Brad Brondsema, CASA seeks improved grades with new program

By Gus Bode

New Supplemental Instruction aids students in tough classes

Factoid:For more information about ASA Support Services, contact Beverly Shelton at 453-8870.

Ryan Humphreys stood up, paused, and slowly made his way to the blackboard with a determined look on his face.


“If you break them down, they’re not as intimidating as they seem,” said Terry Siegrist, a sophomore in aviation management from Park Forest.

Siegrist was helping Humphreys, a sophomore in electronic systems technology from Elkville, with a word problem.

That’s just one of the many topics covered in his Math 125 supplemental instruction class. Siegrist is one of three SIUC students volunteering as a teacher in CASA’s new program.

Known as supplemental instruction, the program is designed to aid students in notoriously difficult courses in the college, said Beverly Shelton, the coordinator.

“The main idea behind the operation is knowing the students can succeed,” she said. “Sometimes students need certain attention in different areas. With this program, they can get that step-by-step attention.”

Shelton said that while professors do their best to help students, sometimes the class size prevents pupils from getting the extra aid they may need.

Matthew Hayford, a sophomore in aviation management from Murphysboro, said math was always one of his shortfalls academically and that supplemental instruction has helped him succeed.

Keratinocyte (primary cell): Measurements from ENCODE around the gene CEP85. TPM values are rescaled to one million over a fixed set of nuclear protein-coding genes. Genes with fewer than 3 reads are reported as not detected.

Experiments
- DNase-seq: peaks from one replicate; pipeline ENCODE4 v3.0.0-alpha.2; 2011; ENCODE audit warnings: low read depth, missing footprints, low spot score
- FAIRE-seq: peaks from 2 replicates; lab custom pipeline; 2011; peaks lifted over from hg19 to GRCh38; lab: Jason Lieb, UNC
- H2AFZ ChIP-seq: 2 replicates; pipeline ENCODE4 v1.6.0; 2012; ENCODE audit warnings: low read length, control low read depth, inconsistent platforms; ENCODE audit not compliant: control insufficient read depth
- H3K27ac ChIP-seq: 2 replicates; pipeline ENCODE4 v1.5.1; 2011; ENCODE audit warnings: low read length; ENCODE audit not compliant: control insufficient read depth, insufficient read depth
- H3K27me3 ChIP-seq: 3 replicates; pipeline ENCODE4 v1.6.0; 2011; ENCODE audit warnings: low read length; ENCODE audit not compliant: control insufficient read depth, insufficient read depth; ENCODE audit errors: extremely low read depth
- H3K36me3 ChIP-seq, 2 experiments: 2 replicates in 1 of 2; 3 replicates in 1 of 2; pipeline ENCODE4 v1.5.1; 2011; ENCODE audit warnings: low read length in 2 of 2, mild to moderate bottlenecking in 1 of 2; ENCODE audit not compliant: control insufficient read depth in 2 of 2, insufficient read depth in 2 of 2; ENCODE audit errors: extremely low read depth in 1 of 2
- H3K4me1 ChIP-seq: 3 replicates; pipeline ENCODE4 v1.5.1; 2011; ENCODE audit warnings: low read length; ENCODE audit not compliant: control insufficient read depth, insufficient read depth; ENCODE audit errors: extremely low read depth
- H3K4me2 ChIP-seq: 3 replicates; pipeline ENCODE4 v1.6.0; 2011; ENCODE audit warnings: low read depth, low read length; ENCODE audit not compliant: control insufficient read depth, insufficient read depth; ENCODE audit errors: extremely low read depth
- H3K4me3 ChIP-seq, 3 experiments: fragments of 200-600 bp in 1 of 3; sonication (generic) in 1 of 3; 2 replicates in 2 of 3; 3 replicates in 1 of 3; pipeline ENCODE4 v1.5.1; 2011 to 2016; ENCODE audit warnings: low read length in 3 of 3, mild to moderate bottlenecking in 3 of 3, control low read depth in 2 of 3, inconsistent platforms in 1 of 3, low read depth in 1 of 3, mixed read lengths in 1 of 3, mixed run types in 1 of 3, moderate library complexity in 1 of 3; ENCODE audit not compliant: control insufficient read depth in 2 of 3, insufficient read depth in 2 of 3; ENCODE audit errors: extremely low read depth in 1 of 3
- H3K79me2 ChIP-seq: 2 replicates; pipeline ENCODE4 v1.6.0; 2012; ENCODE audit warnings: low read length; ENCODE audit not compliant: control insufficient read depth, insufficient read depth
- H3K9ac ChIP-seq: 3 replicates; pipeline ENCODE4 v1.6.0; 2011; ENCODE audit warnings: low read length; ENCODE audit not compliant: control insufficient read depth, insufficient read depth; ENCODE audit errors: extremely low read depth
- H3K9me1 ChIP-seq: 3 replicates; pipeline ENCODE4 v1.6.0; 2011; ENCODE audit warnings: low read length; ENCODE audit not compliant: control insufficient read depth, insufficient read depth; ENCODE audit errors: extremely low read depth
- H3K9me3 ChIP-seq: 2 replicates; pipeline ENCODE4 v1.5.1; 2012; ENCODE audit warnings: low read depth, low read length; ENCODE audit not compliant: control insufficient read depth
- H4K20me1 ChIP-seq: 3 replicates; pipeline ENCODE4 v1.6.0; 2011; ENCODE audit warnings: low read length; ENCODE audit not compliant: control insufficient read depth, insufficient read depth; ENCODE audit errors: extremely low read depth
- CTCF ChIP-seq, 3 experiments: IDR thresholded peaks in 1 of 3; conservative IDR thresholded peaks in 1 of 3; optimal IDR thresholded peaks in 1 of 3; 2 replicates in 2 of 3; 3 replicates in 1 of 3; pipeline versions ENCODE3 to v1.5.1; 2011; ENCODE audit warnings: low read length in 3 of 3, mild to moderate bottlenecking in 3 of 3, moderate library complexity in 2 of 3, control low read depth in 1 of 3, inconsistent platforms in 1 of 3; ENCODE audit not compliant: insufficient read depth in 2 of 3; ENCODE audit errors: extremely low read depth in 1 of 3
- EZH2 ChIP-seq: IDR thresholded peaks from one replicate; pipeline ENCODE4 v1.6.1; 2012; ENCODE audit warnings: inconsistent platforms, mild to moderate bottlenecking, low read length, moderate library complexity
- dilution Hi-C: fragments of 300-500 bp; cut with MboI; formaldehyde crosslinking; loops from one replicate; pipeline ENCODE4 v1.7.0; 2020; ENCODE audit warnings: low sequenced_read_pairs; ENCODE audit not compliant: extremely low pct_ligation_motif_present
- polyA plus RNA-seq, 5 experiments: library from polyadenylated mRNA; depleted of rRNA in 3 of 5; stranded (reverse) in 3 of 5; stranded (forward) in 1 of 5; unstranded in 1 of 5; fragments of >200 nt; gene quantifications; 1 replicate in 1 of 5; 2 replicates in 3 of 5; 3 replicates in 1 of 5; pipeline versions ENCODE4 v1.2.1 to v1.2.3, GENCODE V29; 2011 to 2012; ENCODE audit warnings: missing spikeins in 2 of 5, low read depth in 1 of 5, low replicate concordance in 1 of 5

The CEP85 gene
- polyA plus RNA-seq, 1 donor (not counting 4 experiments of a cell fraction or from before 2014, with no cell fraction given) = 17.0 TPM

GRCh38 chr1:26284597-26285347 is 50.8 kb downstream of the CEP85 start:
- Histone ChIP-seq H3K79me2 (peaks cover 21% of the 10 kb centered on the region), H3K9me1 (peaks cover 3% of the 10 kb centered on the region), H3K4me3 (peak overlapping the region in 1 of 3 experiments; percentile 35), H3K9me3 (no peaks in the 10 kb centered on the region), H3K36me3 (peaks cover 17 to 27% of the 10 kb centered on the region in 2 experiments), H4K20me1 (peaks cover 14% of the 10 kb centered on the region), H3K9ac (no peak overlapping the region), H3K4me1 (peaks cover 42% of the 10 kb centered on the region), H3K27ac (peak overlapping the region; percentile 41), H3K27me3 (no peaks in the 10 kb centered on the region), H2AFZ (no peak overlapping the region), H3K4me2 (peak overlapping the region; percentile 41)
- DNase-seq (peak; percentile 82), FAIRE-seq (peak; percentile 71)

“It helps me tremendously – I can associate with Terry and he can associate with us,” he said. “I would recommend it to everybody; it’s a great program.”

Shelton said that about 30 percent of students taking Math 125 received D’s or F’s in the course in the fall of 1998. This past spring, the number dropped to 15 percent.

Shelton said that while it is unknown whether the program has had a direct impact on those percentages, she has seen fewer withdrawals from students in courses that offer supplemental instruction.

This semester there are only three supplemental instructors, a number Shelton would like to see increase. She hopes to get a total of eight teaching study groups.

“Right now some of our instructors are teaching two classes, it would help to add a few more,” she said.

Shelton said she sees the program growing in the future and more students benefiting from the advantage of having one on one instruction.

“We’re planning on adding more leaders, we’re hoping to see some new faces walk in,” she said.

Reporter Brad Brondsema can be reached at [email protected]